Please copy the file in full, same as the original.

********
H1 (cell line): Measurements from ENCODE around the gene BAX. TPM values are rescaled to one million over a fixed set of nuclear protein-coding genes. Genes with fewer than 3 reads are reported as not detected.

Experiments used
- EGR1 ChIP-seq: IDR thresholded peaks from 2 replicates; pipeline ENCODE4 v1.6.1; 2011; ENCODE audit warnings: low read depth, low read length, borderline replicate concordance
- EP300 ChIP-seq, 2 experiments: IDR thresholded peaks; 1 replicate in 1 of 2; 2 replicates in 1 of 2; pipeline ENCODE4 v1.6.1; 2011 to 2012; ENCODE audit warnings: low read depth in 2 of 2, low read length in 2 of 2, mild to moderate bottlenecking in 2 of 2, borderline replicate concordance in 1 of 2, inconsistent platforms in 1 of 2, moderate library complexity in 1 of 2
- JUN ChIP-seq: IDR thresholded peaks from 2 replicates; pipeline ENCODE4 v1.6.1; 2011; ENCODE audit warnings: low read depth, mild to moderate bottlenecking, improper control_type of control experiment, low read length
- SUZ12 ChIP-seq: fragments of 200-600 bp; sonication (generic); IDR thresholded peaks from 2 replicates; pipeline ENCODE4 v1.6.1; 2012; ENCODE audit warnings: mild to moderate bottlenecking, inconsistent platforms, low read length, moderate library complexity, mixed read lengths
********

H1 (cell line): Measurements from ENCODE around the gene BAX. TPM values are rescaled to one million over a fixed set of nuclear protein-coding genes. Genes with fewer than 3 reads are reported as not detected.

Experiments used
- EGR1 ChIP-seq: IDR thresholded peaks from 2 replicates; pipeline ENCODE4 v1.6.1; 2011; ENCODE audit warnings: low read depth, low read length, borderline replicate concordance
- EP300 ChIP-seq, 2 experiments: IDR thresholded peaks; 1 replicate in 1 of 2; 2 replicates in 1 of 2; pipeline ENCODE4 v1.6.1; 2011 to 2012; ENCODE audit warnings: low read depth in 2 of 2, low read length in 2 of 2, mild to moderate bottlenecking in 2 of 2, borderline replicate concordance in 1 of 2, inconsistent platforms in 1 of 2, moderate library complexity in 1 of 2
- JUN ChIP-seq: IDR thresholded peaks from 2 replicates; pipeline ENCODE4 v1.6.1; 2011; ENCODE audit warnings: low read depth, mild to moderate bottlenecking, improper control_type of control experiment, low read length
- SUZ12 ChIP-seq: fragments of 200-600 bp; sonication (generic); IDR thresholded peaks from 2 replicates; pipeline ENCODE4 v1.6.1; 2012; ENCODE audit warnings: mild to moderate bottlenecking, inconsistent platforms, low read length, moderate library complexity, mixed read lengths